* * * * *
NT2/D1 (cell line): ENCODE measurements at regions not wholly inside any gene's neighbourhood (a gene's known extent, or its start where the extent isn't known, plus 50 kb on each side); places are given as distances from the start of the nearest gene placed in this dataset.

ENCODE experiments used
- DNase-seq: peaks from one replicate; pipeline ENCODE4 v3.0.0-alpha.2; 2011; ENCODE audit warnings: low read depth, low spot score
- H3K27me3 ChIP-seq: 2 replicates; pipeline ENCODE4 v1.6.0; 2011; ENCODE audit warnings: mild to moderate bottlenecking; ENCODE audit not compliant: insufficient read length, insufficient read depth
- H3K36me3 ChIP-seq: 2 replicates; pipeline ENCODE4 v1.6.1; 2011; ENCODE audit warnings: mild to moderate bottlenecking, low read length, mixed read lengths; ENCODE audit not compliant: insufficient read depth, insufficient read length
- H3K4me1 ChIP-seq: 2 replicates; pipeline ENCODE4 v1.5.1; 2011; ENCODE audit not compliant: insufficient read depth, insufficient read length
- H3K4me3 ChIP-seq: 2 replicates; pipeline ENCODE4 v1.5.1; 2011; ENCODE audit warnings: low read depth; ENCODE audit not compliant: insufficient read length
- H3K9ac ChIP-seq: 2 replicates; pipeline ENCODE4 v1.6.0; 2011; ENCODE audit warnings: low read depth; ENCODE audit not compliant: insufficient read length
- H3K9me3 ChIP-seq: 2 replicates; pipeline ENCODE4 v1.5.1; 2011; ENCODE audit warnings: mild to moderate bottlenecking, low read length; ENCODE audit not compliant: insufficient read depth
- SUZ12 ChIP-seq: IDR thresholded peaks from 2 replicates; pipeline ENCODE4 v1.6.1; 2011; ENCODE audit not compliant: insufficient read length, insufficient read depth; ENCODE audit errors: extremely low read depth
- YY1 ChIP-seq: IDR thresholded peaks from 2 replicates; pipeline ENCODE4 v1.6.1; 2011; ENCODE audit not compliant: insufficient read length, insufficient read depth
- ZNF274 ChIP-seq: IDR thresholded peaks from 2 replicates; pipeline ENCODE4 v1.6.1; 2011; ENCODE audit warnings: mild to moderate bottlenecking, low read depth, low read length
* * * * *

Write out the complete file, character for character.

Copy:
NT2/D1 (cell line): ENCODE measurements at regions not wholly inside any gene's neighbourhood (a gene's known extent, or its start where the extent isn't known, plus 50 kb on each side); places are given as distances from the start of the nearest gene placed in this dataset.

ENCODE experiments used
- DNase-seq: peaks from one replicate; pipeline ENCODE4 v3.0.0-alpha.2; 2011; ENCODE audit warnings: low read depth, low spot score
- H3K27me3 ChIP-seq: 2 replicates; pipeline ENCODE4 v1.6.0; 2011; ENCODE audit warnings: mild to moderate bottlenecking; ENCODE audit not compliant: insufficient read length, insufficient read depth
- H3K36me3 ChIP-seq: 2 replicates; pipeline ENCODE4 v1.6.1; 2011; ENCODE audit warnings: mild to moderate bottlenecking, low read length, mixed read lengths; ENCODE audit not compliant: insufficient read depth, insufficient read length
- H3K4me1 ChIP-seq: 2 replicates; pipeline ENCODE4 v1.5.1; 2011; ENCODE audit not compliant: insufficient read depth, insufficient read length
- H3K4me3 ChIP-seq: 2 replicates; pipeline ENCODE4 v1.5.1; 2011; ENCODE audit warnings: low read depth; ENCODE audit not compliant: insufficient read length
- H3K9ac ChIP-seq: 2 replicates; pipeline ENCODE4 v1.6.0; 2011; ENCODE audit warnings: low read depth; ENCODE audit not compliant: insufficient read length
- H3K9me3 ChIP-seq: 2 replicates; pipeline ENCODE4 v1.5.1; 2011; ENCODE audit warnings: mild to moderate bottlenecking, low read length; ENCODE audit not compliant: insufficient read depth
- SUZ12 ChIP-seq: IDR thresholded peaks from 2 replicates; pipeline ENCODE4 v1.6.1; 2011; ENCODE audit not compliant: insufficient read length, insufficient read depth; ENCODE audit errors: extremely low read depth
- YY1 ChIP-seq: IDR thresholded peaks from 2 replicates; pipeline ENCODE4 v1.6.1; 2011; ENCODE audit not compliant: insufficient read length, insufficient read depth
- ZNF274 ChIP-seq: IDR thresholded peaks from 2 replicates; pipeline ENCODE4 v1.6.1; 2011; ENCODE audit warnings: mild to moderate bottlenecking, low read depth, low read length